New York City

Daniel C. Chung, Fred Alger Management, Inc.

Daniel C. Chung

Resilience in the Face of Turmoil

Editors’ Note

Daniel Chung is also Portfolio Manager of a number of Alger funds. Chung joined Alger in 1994 and has over 17 years of investment experience. He was named Chief Investment Officer in September 2001, President in 2003, and CEO in 2006. Dan graduated from Stanford University and earned his J.D. magna cum laude from Harvard Law School in 1987, where he was an editor of the Harvard Law Review. After clerking for the Honorable Justice Anthony M. Kennedy, United States Supreme Court, Dan joined the law firm of Simpson Thacher & Bartlett LLP in New York City. Chung practiced corporate tax law, involving complex financial transactions, investments, and mergers and acquisitions. Chung is a CFA charter holder and a member of the CFA Institute.

Company Brief

Founded in 1964, Fred Alger Management, Inc. (www.alger.com) manages more than $17 billion. Alger’s investment philosophy since its founding focuses on discovering companies undergoing positive dynamic change by using in-depth, proprietary research. Alger investment strategies are available for defined benefit and other retirement accounts, institutional investors through separate accounts and mutual funds, and retail investors through Alger mutual funds and separately managed accounts.

Were you surprised by the speed and severity of the recent economic crisis and how was Alger positioned during that time?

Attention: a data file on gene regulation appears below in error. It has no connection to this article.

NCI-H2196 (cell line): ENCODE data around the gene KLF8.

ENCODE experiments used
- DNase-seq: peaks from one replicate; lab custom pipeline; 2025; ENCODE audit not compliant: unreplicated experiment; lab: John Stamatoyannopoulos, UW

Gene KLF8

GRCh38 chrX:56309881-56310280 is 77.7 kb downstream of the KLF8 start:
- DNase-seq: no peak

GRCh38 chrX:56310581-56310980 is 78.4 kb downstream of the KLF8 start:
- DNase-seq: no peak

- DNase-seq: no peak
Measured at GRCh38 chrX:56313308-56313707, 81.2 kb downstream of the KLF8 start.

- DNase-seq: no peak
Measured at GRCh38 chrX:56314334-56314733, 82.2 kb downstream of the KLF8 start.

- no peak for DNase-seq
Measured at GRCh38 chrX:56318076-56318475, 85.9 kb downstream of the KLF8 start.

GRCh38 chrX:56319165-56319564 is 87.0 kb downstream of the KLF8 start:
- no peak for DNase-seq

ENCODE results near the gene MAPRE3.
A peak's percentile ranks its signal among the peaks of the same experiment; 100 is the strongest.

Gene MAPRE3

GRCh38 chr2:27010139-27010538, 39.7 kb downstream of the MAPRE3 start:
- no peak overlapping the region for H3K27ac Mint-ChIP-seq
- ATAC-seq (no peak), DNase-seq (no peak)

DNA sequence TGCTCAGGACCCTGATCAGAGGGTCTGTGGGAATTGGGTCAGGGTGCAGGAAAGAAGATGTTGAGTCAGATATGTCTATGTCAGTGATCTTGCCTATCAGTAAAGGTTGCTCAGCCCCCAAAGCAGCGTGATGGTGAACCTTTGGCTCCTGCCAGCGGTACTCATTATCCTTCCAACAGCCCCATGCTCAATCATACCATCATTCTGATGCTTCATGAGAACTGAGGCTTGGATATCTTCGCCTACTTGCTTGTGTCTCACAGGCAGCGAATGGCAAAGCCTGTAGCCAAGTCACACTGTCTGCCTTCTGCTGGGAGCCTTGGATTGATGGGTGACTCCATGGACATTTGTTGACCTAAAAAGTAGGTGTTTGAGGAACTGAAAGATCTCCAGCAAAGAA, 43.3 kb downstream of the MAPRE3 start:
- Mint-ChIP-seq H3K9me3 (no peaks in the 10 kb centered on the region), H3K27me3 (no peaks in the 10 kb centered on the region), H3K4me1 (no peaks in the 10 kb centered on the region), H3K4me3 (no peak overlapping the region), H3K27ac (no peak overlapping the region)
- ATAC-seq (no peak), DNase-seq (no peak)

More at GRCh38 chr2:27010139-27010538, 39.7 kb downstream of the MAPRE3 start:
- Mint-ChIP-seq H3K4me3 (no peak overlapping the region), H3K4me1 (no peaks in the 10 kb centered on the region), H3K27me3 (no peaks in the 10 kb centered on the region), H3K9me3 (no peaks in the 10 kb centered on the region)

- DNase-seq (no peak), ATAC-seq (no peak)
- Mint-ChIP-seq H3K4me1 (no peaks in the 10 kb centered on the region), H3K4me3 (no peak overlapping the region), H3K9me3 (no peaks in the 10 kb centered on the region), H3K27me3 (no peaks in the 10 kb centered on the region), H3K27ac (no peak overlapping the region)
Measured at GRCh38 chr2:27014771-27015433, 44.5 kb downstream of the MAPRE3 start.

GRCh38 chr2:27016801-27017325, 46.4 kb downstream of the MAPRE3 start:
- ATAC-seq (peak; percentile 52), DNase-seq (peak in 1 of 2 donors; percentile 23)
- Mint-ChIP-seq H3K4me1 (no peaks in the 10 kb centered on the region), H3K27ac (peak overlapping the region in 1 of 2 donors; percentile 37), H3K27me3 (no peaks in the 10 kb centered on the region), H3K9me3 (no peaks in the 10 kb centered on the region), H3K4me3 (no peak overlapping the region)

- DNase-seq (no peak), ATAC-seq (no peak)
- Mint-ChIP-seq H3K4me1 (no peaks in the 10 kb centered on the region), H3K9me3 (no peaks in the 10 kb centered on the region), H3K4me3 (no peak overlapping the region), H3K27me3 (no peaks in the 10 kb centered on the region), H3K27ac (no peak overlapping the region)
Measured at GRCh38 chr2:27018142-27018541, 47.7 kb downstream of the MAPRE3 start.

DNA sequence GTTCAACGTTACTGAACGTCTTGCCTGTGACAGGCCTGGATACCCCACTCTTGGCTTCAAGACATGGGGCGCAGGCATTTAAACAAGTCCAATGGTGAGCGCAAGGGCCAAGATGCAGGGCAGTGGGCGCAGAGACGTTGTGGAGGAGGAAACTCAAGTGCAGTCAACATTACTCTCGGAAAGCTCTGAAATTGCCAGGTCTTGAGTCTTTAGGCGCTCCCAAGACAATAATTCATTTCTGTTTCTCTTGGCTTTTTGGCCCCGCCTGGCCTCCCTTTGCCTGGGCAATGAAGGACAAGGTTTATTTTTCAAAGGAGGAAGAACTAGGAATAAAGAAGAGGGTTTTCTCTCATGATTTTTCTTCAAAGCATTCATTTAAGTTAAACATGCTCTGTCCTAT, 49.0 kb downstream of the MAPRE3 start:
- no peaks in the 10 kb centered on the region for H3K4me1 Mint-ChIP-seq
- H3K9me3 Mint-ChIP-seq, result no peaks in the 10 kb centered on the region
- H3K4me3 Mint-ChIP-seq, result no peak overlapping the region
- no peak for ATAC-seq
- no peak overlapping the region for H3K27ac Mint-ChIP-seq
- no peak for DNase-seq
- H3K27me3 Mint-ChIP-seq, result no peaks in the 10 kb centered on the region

In 2007, when the first issues appeared in the sub-prime market and financial sector, our portfolios had minimal or no exposure to the financial sector. As a result, we had excellent performance in 2007 and ended that year with many of our portfolio short- and long-term records in the top 10 percent of our peer group. Five years after 9/11, we had once again achieved our vision of Alger as an industry leader.

Going into 2008, our portfolios didn’t have exposure to the failed companies at the center of the crisis. Yet that couldn’t insulate them from the market turmoil because of a stunning rise in correlation among all U.S. equities (and other asset classes). For equity investors, there was no place to hide in the second half of 2008 and early 2009.

What allowed us to outperform in 2009 post-crisis was our clear vision and dedication to Alger’s time-tested investment philosophy and process. We are a disciplined, independent investment manager, carefully managed for long-term success by maintaining a fortress balance sheet to weather any storm. When the market deteriorated, we didn’t need to change our business model or become distracted. Our independence and financial strength has served our investors well for nearly 50 years.

By early 2009, we saw this high correlation had led to a stunning drop in many equities without regard to their actual fundamentals, and thus, we were very excited about the equity market. Our team of 30 investment professionals began to see opportunities across many sectors and we seized upon them for the benefit of our investors. Hence, 2009 was a terrific year in terms of returns and in helping our clients to achieve their investment goals.

Do you foresee growth coming more from emerging markets and becoming more stagnant in the U.S.?